The Hong Kong crisis is also a crisis for Taiwan and Japan, and a strong Japanese-American alliance is the only way to withstand it. Abe will be in office until September 2021, the limit of his three terms (nine years) as LDP president. This was made possible by amending the party regulations that originally permitted only two terms. In the U.S., Trump was under investigation by Special Counsel Robert Mueller since right after his inauguration about suspicions that he collaborated with Russia during the election. No direct proof of collusion was found, and Attorney General William Barr announced in March 2019 that the evidence was insufficient to charge Trump with obstruction of justice. Based on this, Trump declared he was found innocent, and he has overcome his biggest challenge, meaning his re-election is certain. In that case, he would be in office until 2024. I think this time period – with a friendly Japanese-American relationship under Trump and Abe – is a major opportunity for Japan, and I believe we must enact multiple policies during this time to give Japan independent self-defense capabilities. Japan and the U.S. should also work together to put a stop to China’s expansion. That is why the LDP regulations should be revised again to allow Abe to serve a fourth term (while he cultivates a successor), extending his term of office until 2024, just like Trump. Over the next five years, the constitution should be amended twice to eventually position the Japan Self-Defense Forces (JSDF) as a national army, abolish the Three Non-Nuclear Principles, and conclude a nuclear sharing agreement with the U.S., thereby striking a nuclear balance. The U.S. and Japan should then work together closely to oppose China.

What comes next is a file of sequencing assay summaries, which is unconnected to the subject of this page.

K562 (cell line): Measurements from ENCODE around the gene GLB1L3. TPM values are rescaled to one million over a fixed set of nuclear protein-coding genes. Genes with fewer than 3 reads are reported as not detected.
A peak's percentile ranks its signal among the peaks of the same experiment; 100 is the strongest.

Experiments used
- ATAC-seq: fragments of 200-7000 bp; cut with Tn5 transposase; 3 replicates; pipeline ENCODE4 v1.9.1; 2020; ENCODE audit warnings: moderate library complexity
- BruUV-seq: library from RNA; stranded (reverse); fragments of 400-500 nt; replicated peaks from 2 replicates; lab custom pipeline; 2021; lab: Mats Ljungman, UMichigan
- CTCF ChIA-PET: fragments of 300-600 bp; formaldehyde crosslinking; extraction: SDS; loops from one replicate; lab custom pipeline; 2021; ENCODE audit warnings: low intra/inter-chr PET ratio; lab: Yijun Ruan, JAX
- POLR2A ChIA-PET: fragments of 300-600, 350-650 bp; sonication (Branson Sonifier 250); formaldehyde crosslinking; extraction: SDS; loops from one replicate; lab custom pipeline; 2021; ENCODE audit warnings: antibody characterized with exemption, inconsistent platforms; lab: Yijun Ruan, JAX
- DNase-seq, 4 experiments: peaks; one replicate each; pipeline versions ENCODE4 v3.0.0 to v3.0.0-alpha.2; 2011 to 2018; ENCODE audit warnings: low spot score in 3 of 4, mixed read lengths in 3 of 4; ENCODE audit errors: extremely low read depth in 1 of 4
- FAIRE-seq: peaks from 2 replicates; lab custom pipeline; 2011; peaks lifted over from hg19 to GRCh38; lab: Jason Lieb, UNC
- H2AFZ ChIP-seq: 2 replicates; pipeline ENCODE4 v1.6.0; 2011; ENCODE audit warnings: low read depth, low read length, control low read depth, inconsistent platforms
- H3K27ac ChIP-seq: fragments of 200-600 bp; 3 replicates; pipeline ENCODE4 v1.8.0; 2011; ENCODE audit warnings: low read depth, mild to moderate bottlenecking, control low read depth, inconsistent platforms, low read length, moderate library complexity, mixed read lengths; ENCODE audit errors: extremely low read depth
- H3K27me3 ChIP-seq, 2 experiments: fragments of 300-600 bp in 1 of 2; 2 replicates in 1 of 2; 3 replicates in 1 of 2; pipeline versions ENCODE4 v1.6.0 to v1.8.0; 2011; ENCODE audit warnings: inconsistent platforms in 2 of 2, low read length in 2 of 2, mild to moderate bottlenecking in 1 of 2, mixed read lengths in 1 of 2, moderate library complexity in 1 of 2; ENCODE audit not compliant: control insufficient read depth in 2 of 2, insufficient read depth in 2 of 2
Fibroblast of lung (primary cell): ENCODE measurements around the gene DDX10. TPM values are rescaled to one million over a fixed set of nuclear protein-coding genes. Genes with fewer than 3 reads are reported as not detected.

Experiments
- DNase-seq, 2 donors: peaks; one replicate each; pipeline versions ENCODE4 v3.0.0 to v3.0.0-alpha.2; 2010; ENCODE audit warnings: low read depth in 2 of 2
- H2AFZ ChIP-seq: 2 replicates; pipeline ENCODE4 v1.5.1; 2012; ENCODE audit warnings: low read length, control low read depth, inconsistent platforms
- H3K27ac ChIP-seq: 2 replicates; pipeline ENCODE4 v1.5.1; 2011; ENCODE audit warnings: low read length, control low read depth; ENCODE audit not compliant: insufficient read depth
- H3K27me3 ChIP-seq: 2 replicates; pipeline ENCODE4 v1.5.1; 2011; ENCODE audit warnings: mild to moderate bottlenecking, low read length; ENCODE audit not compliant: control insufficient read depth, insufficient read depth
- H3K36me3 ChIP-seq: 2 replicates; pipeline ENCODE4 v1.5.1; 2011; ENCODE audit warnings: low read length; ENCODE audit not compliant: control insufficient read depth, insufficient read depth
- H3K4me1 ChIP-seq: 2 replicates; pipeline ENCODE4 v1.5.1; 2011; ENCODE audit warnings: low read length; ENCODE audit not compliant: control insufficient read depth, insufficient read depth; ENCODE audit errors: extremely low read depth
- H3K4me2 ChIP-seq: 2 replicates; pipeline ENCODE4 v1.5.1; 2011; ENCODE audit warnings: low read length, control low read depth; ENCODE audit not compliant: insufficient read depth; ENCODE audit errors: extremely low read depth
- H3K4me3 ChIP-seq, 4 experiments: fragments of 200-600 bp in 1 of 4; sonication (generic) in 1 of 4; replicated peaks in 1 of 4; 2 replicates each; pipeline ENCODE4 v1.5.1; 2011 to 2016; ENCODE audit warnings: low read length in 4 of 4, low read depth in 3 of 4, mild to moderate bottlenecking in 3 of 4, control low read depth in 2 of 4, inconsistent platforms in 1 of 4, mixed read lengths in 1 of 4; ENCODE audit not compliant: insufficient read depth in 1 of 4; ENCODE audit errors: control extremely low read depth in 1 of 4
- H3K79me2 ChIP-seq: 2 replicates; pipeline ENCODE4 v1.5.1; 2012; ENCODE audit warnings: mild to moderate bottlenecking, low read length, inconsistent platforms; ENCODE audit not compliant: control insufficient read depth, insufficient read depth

The U.S. believes South Korea is already under Chinese control. One piece of evidence is that South Korea ended its General Security of Military Information Agreement (GSOMIA) with Japan and then immediately entered into one with Thailand, which is strongly influenced by China. China is steadily expanding its power across Asia through its “One Belt, One Road” economic initiative and military activities in the South China and East China Seas. I hope many Japanese people and media outlets will comprehend this, and that they will not be indifferent to what happens in Hong Kong going forward.